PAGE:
Apart from staff, the secret sauce for Bel Aire is keeping a lid on costs. But that is getting harder. Egg prices have tripled since the spring, to $110 for 30 dozen, because of an avian flu outbreak. That translates to an extra $2,100 a week, Kal Dellaportas said. Passing that along to customers would mean reprinting the voluminous menus at a cost of $1,000. Moreover, the diner aims to tweak prices only once a year.
Labor costs for the 40-person staff are also rising, thanks to the healthier economy stoking demand for workers. Wages are poised to rise significantly in January after the Cuomo administration’s decision this year to raise the minimum wage for tipped workers by 50%, to $7.50 an hour.
Rent is another problem. Only a few diner owners had the foresight and means to buy the land under their restaurants in the 1970s, when property was cheap. Those who didn’t are vulnerable when their long-term leases expire and the inevitable rent hikes come. The average asking rents for Manhattan retail space have increased by 39% in just the past three years, according to the Real Estate Board of New York.
The Dellaportas family doesn’t own the Bel Aire’s land and pays $25,000 in monthly rent. Kal Dellaportas says they have a long-term lease with an accommodating landlord, but his father isn’t so sanguine. “Every day in the city they throw people out,” Archie said, referring to landlords evicting diner owners. “If they drop me out, they drop me out.”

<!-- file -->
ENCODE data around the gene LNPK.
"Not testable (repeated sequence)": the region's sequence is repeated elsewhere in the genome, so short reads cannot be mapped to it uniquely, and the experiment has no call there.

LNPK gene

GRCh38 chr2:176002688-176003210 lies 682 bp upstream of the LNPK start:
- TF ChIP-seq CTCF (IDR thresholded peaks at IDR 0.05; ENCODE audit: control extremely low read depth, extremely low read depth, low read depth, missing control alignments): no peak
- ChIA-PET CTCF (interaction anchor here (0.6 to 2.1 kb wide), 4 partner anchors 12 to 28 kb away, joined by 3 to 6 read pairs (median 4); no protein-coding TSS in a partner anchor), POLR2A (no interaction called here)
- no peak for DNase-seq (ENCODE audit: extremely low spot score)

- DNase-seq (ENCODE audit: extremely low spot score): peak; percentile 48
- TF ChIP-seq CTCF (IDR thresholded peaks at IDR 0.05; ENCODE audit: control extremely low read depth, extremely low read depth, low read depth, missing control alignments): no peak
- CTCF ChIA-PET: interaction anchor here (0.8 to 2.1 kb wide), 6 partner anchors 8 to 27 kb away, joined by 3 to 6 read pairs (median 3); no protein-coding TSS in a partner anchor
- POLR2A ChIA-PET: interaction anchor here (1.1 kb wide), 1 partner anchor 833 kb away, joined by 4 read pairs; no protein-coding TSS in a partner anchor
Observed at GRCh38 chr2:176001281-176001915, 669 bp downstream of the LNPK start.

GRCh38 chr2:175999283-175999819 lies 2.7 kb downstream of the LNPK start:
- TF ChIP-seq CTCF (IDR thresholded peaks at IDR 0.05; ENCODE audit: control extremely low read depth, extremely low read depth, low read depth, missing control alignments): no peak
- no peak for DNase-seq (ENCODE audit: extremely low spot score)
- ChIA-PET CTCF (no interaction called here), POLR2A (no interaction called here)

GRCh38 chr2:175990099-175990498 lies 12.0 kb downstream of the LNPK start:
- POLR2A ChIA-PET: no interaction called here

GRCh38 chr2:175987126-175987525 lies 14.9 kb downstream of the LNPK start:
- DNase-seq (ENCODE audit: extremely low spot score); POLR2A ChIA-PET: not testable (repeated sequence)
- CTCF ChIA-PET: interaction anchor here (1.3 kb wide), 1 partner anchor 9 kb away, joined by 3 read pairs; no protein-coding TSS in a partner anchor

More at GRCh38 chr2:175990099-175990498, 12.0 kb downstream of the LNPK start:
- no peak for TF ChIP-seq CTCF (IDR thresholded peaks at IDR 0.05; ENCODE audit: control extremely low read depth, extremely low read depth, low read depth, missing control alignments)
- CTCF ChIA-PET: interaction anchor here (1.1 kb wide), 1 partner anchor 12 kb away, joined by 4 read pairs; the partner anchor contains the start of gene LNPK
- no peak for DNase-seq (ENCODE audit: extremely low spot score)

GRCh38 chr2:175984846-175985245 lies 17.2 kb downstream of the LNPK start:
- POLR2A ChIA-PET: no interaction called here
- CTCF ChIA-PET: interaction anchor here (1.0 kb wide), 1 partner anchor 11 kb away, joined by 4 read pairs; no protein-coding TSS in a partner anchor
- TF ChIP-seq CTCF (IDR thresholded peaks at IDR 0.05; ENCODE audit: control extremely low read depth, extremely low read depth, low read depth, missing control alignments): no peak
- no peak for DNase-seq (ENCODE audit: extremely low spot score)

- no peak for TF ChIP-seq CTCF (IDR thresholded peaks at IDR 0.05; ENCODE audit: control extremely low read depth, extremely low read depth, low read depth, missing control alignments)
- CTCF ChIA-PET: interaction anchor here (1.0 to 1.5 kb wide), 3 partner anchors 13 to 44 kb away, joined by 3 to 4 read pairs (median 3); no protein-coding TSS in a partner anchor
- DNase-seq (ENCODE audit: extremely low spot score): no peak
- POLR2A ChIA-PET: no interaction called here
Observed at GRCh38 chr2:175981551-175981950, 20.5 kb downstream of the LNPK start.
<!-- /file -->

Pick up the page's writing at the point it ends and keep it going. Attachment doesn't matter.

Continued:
PHOTO GALLERY: The surviving diners in the city
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Skylight Diner near Penn Station
The Skylight Diner near Penn Station offers a genuine egg cream (which contains neither eggs nor cream) for $3.25, according to its online menu.
BETWEEN COST PRESSURES and the seemingly endless hours, many in the next generation of diner-owning families don’t want to keep their eateries going. “The next generation has opportunities their parents and grandparents didn’t have,” said Kasselakis Kyles of Vassilaros. “It’s just that simple.”